Thailand to buy power from Mekong River dams in Laos

Locals and activists say the projects will have several negative cultural and environmental impacts.
Thailand to buy power from Mekong River dams in Laos The Luang Prabang Dam in Laos is shown in a preconstruction phase in a December 2021 photo.

Laos is set to sign agreements with Thailand to sell electricity from three dams being built on the Mekong River, despite opposition to the projects’ construction voiced by villagers and NGOs, according to Lao and Thai sources.

The agreements between the two countries name the Luang Prabang Dam, Pak Beng Dam and Pak Lay Dam, all in northern Laos, as the power sources, sources say.

“All of these projects are moving forward,” an official of the Lao Ministry of Energy and Mines told RFA on Thursday, speaking on condition of anonymity for security reasons. “The dam developers are ready to begin construction of those dams as soon as the power purchase agreements are signed.”

The agreements between Laos and Thailand are scheduled to be signed in May this year, according to a March 15 report in the Bangkok Post.

Developers of the Pak Beng Dam are now making changes to the dam’s design, however, and the Lao government has not yet finished a Heritage Impact Assessment (HIA) required for the Luang Prabang Dam by UNESCO, RFA’s ministry source said.

Developers will provide missing or incomplete documents if work on any project is delayed, the official said. “And the Thai side will then decide when and which dam will enter their market.”

Speaking to RFA this week, Lao villagers and NGO representatives in Thailand reiterated their opposition to the proposed dams, pointing to negative effects on the region’s ecosystem and the planned displacement of thousands of villagers living downstream.

“People here are opposed to the dams, especially the large dams, said one villager living in Oudomxay province’s Pak Beng district near the site of the planned Pak Beng Dam. “They don’t want the dams because they are the ones who will be affected.

“However, here in Laos they just discuss their opposition among themselves and not with the authorities,” the villager said, speaking like RFA’s other sources in Laos on condition of anonymity.

“There will be too many damaging impacts,” agreed a villager living near the Luang Prabang Dam site in Luang Prabang province’s Chomphet district. “Most villagers here don’t want this dam to be built, because the Mekong River is the main source of food for their families. If this dam is built, all our fish will disappear.”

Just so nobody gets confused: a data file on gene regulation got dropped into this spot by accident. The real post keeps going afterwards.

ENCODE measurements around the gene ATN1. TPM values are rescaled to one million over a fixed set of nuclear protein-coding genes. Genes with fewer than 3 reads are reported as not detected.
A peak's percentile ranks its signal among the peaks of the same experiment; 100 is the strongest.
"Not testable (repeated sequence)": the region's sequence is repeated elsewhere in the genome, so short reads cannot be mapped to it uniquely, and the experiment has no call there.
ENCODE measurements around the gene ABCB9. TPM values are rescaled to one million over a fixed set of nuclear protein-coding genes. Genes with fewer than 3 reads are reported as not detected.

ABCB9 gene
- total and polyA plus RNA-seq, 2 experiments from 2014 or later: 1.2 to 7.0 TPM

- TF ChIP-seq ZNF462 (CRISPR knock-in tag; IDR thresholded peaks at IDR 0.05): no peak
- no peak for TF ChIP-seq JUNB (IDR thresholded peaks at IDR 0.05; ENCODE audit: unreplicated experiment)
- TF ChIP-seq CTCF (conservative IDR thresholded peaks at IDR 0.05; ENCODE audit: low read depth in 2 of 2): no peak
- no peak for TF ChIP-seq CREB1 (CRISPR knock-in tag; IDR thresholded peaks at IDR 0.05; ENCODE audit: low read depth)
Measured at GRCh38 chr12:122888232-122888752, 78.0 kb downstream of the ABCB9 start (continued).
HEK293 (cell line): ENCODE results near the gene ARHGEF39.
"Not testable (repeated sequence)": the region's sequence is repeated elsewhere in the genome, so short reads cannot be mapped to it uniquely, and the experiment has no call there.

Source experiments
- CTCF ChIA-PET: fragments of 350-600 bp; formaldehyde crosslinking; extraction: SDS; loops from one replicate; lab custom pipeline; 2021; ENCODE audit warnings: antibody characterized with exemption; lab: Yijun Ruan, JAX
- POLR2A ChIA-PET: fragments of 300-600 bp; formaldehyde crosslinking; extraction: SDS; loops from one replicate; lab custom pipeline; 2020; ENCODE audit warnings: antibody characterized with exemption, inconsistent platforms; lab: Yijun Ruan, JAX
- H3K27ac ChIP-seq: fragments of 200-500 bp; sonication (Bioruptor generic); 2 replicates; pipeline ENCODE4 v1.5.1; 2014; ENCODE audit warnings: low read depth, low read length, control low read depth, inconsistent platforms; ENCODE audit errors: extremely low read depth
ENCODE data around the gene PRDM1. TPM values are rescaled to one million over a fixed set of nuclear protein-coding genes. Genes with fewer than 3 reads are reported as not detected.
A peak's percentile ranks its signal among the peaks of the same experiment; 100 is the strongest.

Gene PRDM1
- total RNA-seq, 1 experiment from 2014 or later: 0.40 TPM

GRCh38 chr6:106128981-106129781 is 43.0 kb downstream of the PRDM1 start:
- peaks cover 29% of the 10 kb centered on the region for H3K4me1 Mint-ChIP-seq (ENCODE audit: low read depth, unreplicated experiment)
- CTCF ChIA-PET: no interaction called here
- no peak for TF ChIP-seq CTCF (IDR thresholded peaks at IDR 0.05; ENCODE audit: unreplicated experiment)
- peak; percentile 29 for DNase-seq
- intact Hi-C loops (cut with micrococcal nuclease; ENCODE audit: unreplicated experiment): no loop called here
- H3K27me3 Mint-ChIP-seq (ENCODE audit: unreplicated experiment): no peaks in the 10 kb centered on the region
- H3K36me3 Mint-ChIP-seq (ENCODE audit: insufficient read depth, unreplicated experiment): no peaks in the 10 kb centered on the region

Hannarong Yaowalerd, chairman of the Foundation for Sustainable Water Management in Thailand, said that Thailand should wait for more studies to be completed before signing deals allowing the proposed dams to begin operations.

“The Pak Beng Dam needs to be technically improved,” he said. “And as for the Luang Prabang Dam, the most concerning issue now is the impact it may have on Luang Prabang Town, a UNESCO World Heritage Site. We don’t need to sign the agreements now.”

The Thai government is now pushing for the agreements to be signed because it wants to satisfy the interests of the dams’ developers, Yaowalerd said.

'Not listening to concerns'

A representative of the Love Chiang Khong Group, a Thai NGO in Chiang Rai province bordering Laos, meanwhile said the Thai government is refusing to listen to the concerns of Thai people likely to be affected by the dams.

“They don’t care about cultural, historical or heritage sites. They also won’t care about damage to the ecosystem,” he said, also declining to be named. “The Mekong River is common property. Everyone depends on it.

“The government’s Procedure for Notification, Prior Consultation and Agreement (PNPCA) is only ceremonial and meaningless,” he added.

According to the website of the Mekong River Commission (MRC), a multi-nation group monitoring water flows and other conditions on the river, the Luang Prabang Dam built in Luang Prabang’s Chomphet district by Thailand’s Xayaburi Power Company and PetroVietnam Power will cost $3 billion and displace 2,285 villagers.

Construction of ports, a workers’ camp, power lines and water supply for the project are now complete, “and all heavy equipment has been brought in and an access road now 80 percent finished,” a Chomphet district official told RFA on Friday.

The Pak Beng Dam, built by China Datang Overseas Investment, will cost $2.4 billion and affect 5,726 villagers, according to the MRC. An access road to the dam’s work site is now also in place, an official of Pak Beng district in Oudomxay province said.

And the Pak Lay Dam, built in Xayaburi province by Gulf Energy Development and a Chinese state enterprise, Power China Resources Ltd., will cost $2.13 billion and affect 4,800 villagers in the province. “A road, power line, water supply and workers’ camp are now 80 percent complete, and some heavy equipment is now in place,” a district official said.

Laos has staked its future on power generation in a controversial bid to become the “Battery of Southeast Asia,” exporting electricity from more than 50 large and small-scale dams on the Mekong River and its tributaries.

Though the Lao government sees power generation as a way to boost the country’s economy, the projects have faced criticism because of their environmental impact, displacement of villagers and questionable arrangements.

Reported by RFA’s Lao Service. Translated by Max Avary. Written in English by Richard Finney.


Add your comment by filling out the form below in plain text. Comments are approved by a moderator and can be edited in accordance with RFAs Terms of Use. Comments will not appear in real time. RFA is not responsible for the content of the postings. Please, be respectful of others' point of view and stick to the facts.